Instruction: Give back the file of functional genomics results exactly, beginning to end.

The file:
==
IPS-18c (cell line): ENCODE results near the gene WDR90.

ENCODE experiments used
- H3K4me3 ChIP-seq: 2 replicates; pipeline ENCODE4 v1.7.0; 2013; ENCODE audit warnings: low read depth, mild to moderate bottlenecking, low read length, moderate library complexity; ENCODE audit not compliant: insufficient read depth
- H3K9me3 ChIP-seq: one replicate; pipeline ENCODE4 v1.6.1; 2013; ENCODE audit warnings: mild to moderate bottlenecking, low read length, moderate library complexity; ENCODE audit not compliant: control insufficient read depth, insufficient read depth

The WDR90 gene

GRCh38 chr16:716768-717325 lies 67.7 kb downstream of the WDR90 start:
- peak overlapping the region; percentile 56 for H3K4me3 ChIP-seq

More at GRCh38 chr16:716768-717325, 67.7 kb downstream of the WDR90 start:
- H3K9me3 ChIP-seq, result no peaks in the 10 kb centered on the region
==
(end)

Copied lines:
IPS-18c (cell line): ENCODE results near the gene WDR90.

ENCODE experiments used
- H3K4me3 ChIP-seq: 2 replicates; pipeline ENCODE4 v1.7.0; 2013; ENCODE audit warnings: low read depth, mild to moderate bottlenecking, low read length, moderate library complexity; ENCODE audit not compliant: insufficient read depth
- H3K9me3 ChIP-seq: one replicate; pipeline ENCODE4 v1.6.1; 2013; ENCODE audit warnings: mild to moderate bottlenecking, low read length, moderate library complexity; ENCODE audit not compliant: control insufficient read depth, insufficient read depth

The WDR90 gene

GRCh38 chr16:716768-717325 lies 67.7 kb downstream of the WDR90 start:
- peak overlapping the region; percentile 56 for H3K4me3 ChIP-seq

More at GRCh38 chr16:716768-717325, 67.7 kb downstream of the WDR90 start:
- H3K9me3 ChIP-seq, result no peaks in the 10 kb centered on the region